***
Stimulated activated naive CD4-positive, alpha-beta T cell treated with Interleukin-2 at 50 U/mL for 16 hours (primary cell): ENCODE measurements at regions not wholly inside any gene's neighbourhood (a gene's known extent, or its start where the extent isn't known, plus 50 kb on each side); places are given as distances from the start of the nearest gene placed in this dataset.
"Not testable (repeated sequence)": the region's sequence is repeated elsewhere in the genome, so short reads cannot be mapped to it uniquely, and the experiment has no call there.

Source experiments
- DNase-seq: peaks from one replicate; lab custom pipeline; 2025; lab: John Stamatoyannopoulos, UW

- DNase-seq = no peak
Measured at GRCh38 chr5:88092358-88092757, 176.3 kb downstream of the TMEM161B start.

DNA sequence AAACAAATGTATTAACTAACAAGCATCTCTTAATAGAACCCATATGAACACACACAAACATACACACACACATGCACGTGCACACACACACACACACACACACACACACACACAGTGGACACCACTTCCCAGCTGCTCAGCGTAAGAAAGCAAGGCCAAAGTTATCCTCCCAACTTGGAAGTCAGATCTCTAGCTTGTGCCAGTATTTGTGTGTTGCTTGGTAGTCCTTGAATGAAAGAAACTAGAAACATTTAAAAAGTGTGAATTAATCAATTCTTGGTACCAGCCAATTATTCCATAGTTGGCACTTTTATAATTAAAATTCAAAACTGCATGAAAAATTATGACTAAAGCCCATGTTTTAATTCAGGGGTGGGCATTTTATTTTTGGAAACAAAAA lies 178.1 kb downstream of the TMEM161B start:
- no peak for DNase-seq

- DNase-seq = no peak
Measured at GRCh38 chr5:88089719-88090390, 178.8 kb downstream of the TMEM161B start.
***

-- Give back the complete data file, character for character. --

Stimulated activated naive CD4-positive, alpha-beta T cell treated with Interleukin-2 at 50 U/mL for 16 hours (primary cell): ENCODE measurements at regions not wholly inside any gene's neighbourhood (a gene's known extent, or its start where the extent isn't known, plus 50 kb on each side); places are given as distances from the start of the nearest gene placed in this dataset.
"Not testable (repeated sequence)": the region's sequence is repeated elsewhere in the genome, so short reads cannot be mapped to it uniquely, and the experiment has no call there.

Source experiments
- DNase-seq: peaks from one replicate; lab custom pipeline; 2025; lab: John Stamatoyannopoulos, UW

- DNase-seq = no peak
Measured at GRCh38 chr5:88092358-88092757, 176.3 kb downstream of the TMEM161B start.

DNA sequence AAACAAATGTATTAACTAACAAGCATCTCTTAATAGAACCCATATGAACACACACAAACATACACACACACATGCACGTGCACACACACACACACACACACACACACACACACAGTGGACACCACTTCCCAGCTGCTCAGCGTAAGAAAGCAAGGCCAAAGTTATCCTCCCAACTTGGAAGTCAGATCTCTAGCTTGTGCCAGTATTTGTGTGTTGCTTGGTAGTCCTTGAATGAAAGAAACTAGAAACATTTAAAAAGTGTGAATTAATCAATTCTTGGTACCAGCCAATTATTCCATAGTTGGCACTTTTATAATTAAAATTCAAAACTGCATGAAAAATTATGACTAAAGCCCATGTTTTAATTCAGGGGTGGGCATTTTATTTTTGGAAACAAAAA lies 178.1 kb downstream of the TMEM161B start:
- no peak for DNase-seq

- DNase-seq = no peak
Measured at GRCh38 chr5:88089719-88090390, 178.8 kb downstream of the TMEM161B start.